Scientists have developed a new eye implant, using arrays of silicon nanowires that sense light and electrically stimulate the retina, which may help restore vision in millions of people worldwide.
The advance brings us a step closer to restoring the ability of neurons in the retina to respond to light.
The researchers from University of California San Diego and US-based startup Nanovision Biosciences showed response to light in a rat retina interfacing with a prototype of the device in vitro.
The technology could help tens of millions of people worldwide suffering from neurodegenerative diseases that affect eyesight, including loss of vision due to diabetes.
Performance of current retinal prostheses to help the blind regain functional vision is still limited.
“We want to create a new class of devices with drastically improved capabilities to help people with impaired vision,” said Gabriel A Silva, professor at UC San Diego.
The new prosthesis relies on two groundbreaking technologies. One consists of arrays of silicon nanowires that simultaneously sense light and electrically stimulate the retina accordingly.
The nanowires give the prosthesis higher resolution than anything achieved by other devices - closer to the dense spacing of photoreceptors in the human retina.
The other breakthrough is a wireless device that can transmit power and data to the nanowires over the same wireless link at record speed and energy efficiency.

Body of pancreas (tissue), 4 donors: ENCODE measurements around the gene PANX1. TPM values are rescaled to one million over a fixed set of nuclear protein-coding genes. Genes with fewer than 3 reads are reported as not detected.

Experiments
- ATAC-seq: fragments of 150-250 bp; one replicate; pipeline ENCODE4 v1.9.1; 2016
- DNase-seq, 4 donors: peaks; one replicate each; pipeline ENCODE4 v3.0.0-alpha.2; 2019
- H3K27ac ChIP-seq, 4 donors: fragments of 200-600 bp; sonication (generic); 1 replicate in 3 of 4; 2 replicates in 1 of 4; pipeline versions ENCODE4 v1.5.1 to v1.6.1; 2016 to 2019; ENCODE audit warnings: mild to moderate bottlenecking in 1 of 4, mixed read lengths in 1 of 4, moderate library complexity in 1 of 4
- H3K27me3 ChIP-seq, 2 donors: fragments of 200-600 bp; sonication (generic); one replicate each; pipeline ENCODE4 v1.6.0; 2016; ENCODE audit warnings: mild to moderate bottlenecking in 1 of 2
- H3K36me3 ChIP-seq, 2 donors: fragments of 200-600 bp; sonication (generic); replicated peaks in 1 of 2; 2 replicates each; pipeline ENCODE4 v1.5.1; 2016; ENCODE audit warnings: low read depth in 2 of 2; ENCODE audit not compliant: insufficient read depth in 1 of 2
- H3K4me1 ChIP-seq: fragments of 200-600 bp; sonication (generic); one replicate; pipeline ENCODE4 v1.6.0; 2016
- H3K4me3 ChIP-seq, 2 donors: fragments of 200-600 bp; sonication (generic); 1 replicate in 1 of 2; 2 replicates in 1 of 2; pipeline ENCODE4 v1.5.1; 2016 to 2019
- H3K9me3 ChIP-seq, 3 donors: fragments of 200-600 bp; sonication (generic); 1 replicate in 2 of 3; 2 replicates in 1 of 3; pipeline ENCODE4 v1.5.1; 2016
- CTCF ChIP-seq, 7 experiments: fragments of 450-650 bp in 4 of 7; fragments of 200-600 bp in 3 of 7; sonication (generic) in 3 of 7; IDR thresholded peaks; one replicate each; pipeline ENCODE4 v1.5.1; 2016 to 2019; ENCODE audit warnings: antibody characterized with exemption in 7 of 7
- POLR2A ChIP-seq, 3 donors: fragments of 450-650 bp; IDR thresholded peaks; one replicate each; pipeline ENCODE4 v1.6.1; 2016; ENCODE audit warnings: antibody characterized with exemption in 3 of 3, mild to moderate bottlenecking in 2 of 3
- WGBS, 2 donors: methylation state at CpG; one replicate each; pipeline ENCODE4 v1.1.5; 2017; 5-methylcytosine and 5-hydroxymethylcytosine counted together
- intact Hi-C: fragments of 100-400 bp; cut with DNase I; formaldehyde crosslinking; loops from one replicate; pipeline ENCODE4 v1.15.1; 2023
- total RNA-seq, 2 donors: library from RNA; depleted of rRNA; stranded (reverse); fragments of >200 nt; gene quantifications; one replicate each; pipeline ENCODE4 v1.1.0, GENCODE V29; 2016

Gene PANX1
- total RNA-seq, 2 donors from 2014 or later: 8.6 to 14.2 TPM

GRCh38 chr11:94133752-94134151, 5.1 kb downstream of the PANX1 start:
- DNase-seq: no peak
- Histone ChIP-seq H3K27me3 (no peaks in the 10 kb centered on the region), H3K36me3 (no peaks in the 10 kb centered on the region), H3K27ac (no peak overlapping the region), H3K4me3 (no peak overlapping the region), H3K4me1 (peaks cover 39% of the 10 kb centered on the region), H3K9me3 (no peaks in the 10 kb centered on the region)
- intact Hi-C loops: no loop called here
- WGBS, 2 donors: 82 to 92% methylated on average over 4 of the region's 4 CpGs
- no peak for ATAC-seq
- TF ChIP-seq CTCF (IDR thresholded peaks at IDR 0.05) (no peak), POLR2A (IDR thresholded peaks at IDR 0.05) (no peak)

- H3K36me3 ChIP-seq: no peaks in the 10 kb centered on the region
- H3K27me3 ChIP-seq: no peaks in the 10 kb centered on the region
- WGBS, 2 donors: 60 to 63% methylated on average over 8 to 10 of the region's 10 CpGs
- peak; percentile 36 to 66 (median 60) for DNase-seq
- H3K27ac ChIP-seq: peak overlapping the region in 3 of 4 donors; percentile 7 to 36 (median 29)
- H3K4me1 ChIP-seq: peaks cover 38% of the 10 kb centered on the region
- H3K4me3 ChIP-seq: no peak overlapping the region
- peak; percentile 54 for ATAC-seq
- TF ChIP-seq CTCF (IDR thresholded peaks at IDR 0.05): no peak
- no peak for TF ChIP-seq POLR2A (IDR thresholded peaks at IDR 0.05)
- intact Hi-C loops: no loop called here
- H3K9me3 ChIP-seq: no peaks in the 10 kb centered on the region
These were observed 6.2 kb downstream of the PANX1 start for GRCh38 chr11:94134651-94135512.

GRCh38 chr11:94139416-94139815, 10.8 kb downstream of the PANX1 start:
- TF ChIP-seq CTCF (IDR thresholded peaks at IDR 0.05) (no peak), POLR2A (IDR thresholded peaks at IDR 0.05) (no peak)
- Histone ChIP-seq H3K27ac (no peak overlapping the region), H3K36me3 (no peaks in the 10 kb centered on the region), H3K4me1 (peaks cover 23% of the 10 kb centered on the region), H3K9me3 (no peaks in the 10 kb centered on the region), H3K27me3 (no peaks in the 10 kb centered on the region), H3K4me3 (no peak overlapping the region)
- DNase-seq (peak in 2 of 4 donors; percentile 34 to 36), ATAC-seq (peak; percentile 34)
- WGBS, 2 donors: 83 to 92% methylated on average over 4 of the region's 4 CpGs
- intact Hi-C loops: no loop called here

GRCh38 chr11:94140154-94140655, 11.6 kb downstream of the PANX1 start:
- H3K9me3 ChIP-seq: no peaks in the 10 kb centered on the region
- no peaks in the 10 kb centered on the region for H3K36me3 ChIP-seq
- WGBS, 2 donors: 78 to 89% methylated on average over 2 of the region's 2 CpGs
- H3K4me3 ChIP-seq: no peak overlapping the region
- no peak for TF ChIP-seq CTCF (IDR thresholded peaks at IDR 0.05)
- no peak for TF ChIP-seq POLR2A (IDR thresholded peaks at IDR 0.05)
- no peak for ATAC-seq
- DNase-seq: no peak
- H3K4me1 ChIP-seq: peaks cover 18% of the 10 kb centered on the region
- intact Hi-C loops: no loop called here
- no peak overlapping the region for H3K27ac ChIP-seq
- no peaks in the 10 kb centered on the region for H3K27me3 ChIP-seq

The new system does not require a vision sensor outside of the eye to capture a visual scene and then transform it into alternating signals to sequentially stimulate retinal neurons.
Instead, silicon nanowires mimic the light-sensing cones and rods to directly stimulate retinal cells.
Nanowires are bundled into a grid of electrodes, activated by light and powered by a single wireless electrical signal.
This direct and local translation of incident light into electrical stimulation makes for a much simpler and scalable architecture for the prosthesis.
“To restore functional vision, it is critical that the neural interface matches the resolution and sensitivity of the human retina,” said Gert Cauwenberghs, from UC San Diego.
Power is delivered wirelessly, from outside the body to the implant, through an inductive powering telemetry system.
The research was published in the Journal of Neural Engineering.